Sir Charles Bell's room in Reting Monastery

Sir Charles Bell's room in Reting Monastery

1998.286.227.1 (Glass negative)

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Raw Image


(Lantern Slide)

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Key Information


Sir Charles Bell or Rabden Lepcha?


Sir Charles Bell

Date of Photo

August 29th - September 3rd 1921


Rongchu Valley Region > Reting

Accession number


Image Dimensions

78 x 103 mm

Sir Charles Bell's room in Reting Monastery, usually used by the Hukuktu of the monastery

Further Information

Photographic Process

Negative Quarter Plate

Date Acquired

Donated 1983

Donated by

St Antony's College, Oxford


Sir Charles Bell's Mission to Lhasa 1920-21

Previous Catologue Number


Previous Pitt Rivers Museum Number


Related Collections

British Library, Oriental and India Office Collections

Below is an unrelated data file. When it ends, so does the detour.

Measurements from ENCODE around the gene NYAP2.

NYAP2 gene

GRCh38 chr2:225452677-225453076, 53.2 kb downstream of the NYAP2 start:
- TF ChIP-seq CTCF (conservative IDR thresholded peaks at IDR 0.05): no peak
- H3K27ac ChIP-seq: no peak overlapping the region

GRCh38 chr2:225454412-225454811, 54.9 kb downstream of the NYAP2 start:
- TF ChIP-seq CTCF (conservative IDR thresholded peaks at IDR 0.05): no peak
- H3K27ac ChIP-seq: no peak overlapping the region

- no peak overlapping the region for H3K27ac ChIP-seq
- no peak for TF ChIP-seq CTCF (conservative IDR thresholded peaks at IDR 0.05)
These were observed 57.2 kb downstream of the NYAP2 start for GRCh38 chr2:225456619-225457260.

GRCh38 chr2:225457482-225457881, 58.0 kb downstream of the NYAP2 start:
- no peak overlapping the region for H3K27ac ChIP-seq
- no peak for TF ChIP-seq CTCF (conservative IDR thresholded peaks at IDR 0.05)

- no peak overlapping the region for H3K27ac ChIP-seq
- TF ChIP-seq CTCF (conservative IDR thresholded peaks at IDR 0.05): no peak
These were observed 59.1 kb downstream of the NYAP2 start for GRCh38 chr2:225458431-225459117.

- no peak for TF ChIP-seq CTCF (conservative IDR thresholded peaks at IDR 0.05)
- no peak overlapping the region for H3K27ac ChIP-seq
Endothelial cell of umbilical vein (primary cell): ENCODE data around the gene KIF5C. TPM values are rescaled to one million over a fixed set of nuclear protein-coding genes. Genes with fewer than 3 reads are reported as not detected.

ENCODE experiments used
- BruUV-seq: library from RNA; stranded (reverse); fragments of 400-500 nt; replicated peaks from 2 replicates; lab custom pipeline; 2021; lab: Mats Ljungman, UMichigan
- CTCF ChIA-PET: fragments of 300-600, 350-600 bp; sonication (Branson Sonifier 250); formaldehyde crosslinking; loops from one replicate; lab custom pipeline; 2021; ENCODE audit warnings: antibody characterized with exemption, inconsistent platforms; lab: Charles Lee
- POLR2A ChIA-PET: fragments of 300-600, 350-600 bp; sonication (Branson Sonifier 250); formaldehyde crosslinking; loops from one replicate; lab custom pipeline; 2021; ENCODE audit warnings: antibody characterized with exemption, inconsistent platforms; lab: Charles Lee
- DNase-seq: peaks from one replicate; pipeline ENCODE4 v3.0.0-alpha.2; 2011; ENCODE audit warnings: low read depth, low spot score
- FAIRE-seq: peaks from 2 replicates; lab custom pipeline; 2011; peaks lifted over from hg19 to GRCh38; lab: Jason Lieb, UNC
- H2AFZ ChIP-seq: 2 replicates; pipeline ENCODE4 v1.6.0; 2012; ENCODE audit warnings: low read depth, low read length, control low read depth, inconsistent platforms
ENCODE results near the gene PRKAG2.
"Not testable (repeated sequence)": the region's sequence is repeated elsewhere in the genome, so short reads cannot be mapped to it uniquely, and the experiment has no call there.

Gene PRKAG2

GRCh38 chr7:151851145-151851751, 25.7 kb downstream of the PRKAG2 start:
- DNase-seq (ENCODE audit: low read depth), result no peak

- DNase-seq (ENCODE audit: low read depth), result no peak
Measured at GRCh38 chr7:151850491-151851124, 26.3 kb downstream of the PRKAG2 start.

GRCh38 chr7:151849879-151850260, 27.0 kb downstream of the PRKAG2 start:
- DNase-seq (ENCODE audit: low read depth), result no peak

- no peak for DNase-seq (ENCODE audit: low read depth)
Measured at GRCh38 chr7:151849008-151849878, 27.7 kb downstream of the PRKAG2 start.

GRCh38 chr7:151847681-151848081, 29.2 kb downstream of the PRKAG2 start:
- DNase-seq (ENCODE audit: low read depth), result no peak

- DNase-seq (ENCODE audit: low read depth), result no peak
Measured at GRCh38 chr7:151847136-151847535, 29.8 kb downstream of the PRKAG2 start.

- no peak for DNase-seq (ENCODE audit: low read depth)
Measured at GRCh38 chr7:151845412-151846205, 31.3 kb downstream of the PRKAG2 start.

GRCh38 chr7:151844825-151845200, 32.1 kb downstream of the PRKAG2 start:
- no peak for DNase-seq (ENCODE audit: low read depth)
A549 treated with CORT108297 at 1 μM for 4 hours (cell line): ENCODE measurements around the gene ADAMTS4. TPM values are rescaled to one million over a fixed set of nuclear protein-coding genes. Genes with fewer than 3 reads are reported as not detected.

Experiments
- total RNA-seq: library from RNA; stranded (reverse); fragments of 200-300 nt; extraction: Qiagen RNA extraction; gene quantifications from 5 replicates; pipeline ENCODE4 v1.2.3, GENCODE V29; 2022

Manual Catalogues -

Manual Catalogues - Bell's List of Illustrations entry: "[No. of chapter] XLIV. [Subject of Chapter] Reting [Subject of Illustration] Q214 (d) My room in Re-ting Monastery. Writing table, chair and fur coat hanging from pillar. To the right a long cabinet of images and bowls of holy water. On the left chintz curtain covering the wall. The Hutuktu's apartment. [Remarks] L.225"

Other Information - Related Images

Other Information - Related Images: Images 1998.286.227(1&2) and 1998.286.999 are all of the same room in Reting Monastery. However, in 1998.286.999 Bell has ensured that more of the table is visible, apparently by drawing back a wall panel [MS 06/03/2006]

Other Information - Description: Bell's Diary for 30th August 1921:"We are accommodated in the Hutuktu's quarters, three rooms for us, with others for clerk and servants. Our rooms are beautifully clean, sunny and well furnished with chintz hangings and white felt rugs and Chinese rugs on the floors. In my bedroom is a large cabinet lacquered in red and gold, containing fourteen gilt images of deities and lamas, arranged in two tiers, seven on each tier." [Diary Vol. XII, p.53]

For Citation use:
The Tibet Album. "Sir Charles Bell's room in Reting Monastery" 05 Dec. 2006. The Pitt Rivers Museum. <>.

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